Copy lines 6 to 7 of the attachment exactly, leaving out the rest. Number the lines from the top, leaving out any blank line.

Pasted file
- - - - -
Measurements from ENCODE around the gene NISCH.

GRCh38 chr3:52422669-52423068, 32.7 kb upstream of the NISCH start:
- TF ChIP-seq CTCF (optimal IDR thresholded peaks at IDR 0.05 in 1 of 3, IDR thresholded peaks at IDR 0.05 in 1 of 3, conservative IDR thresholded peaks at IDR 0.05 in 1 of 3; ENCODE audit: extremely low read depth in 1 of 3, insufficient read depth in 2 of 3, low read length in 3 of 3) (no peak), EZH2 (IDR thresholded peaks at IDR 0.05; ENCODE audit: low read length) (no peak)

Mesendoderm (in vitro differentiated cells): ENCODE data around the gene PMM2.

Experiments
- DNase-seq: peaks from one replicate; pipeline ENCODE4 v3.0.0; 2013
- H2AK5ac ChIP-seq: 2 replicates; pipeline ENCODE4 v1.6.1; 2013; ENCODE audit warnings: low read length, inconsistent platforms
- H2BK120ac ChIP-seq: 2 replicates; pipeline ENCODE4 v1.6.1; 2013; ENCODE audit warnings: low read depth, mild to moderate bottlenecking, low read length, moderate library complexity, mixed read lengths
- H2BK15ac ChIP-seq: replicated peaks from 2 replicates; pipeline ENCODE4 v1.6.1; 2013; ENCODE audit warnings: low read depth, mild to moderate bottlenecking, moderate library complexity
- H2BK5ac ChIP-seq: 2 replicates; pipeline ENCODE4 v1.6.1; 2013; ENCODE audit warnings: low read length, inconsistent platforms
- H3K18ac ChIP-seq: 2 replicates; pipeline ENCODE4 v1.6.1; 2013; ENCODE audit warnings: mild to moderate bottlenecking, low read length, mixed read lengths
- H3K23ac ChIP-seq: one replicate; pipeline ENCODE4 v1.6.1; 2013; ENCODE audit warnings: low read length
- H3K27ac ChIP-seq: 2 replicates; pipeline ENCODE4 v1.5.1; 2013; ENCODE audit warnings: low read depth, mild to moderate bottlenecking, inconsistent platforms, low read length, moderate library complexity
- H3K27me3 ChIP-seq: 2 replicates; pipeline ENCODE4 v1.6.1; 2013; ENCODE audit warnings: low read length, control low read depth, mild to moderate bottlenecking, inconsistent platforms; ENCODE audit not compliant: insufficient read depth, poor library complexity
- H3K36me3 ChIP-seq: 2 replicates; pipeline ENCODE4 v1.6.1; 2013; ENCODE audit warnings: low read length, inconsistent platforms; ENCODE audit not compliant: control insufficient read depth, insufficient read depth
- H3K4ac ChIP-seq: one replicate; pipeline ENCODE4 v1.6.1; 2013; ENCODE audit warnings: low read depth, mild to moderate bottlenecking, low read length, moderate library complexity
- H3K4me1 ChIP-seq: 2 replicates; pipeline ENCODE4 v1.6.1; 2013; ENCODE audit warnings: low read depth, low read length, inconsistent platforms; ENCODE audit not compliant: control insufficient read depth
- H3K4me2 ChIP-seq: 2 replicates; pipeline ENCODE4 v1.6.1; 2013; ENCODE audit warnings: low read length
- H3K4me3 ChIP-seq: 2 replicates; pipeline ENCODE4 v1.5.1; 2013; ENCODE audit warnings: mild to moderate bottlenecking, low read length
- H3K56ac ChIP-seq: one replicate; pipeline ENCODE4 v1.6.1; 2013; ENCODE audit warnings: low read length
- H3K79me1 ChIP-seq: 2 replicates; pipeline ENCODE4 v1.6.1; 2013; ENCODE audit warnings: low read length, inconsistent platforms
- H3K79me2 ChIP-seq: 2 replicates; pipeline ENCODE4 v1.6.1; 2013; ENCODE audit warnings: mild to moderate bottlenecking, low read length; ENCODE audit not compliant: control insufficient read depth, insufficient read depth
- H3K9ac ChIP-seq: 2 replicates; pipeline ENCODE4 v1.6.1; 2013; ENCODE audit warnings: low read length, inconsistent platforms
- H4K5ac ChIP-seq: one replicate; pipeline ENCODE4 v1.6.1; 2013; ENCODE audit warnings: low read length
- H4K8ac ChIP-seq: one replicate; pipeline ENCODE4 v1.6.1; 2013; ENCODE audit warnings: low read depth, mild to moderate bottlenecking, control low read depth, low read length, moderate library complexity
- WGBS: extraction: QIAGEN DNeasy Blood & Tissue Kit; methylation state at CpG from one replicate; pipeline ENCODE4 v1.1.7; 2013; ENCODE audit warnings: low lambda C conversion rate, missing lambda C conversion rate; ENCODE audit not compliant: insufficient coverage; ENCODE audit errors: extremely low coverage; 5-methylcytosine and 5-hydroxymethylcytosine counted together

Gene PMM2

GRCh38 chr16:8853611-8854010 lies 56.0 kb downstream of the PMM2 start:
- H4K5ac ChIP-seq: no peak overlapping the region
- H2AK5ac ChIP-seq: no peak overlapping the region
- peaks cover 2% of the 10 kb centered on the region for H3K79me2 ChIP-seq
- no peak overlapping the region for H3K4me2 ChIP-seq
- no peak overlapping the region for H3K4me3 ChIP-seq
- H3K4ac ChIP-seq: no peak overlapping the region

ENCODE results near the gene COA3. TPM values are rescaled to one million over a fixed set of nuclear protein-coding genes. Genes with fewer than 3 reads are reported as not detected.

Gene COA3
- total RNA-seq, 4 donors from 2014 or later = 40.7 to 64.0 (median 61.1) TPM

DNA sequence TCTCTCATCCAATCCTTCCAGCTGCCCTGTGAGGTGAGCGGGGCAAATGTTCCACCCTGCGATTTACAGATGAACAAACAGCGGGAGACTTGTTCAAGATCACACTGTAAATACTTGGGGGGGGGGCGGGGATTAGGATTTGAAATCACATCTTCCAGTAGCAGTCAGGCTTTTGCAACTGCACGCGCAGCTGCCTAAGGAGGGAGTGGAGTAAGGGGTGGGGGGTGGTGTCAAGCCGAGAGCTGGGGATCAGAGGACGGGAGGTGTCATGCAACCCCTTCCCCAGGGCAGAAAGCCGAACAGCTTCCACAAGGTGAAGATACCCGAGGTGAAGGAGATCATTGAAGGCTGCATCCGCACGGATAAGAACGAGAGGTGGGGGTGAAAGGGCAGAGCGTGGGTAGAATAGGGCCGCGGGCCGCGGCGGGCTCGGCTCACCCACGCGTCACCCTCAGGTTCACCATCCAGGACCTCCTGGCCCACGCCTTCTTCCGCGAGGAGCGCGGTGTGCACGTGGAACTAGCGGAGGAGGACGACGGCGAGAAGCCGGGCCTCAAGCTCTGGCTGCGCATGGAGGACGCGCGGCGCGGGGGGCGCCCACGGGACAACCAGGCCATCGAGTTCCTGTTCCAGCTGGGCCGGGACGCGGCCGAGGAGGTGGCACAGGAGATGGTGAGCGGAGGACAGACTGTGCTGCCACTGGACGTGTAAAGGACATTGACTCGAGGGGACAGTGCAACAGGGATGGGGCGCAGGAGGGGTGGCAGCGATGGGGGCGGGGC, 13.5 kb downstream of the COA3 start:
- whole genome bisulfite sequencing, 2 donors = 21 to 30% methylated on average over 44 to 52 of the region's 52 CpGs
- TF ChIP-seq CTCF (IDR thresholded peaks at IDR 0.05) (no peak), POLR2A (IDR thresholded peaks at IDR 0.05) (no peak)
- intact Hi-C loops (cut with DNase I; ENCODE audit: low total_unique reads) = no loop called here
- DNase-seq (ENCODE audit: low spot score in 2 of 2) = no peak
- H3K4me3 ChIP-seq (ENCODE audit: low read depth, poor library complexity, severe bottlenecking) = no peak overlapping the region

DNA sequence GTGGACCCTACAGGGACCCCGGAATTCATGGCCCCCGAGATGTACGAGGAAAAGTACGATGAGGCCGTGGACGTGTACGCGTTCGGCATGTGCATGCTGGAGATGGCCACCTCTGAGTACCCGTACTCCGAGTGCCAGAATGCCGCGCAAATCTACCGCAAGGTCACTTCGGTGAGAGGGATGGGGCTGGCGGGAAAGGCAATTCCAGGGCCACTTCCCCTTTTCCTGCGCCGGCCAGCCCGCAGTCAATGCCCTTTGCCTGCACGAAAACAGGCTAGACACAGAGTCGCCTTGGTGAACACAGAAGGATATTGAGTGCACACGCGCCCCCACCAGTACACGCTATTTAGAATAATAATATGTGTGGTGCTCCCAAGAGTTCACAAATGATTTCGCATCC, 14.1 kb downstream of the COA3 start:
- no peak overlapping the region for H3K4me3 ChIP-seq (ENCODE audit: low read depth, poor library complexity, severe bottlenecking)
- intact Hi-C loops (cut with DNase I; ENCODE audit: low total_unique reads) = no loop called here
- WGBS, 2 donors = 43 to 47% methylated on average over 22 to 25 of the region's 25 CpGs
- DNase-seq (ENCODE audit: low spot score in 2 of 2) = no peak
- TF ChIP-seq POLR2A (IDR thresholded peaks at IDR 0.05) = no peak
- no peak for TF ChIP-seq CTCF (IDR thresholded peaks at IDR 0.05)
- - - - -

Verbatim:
- DNase-seq: peaks from one replicate; pipeline ENCODE4 v3.0.0; 2013
- H2AK5ac ChIP-seq: 2 replicates; pipeline ENCODE4 v1.6.1; 2013; ENCODE audit warnings: low read length, inconsistent platforms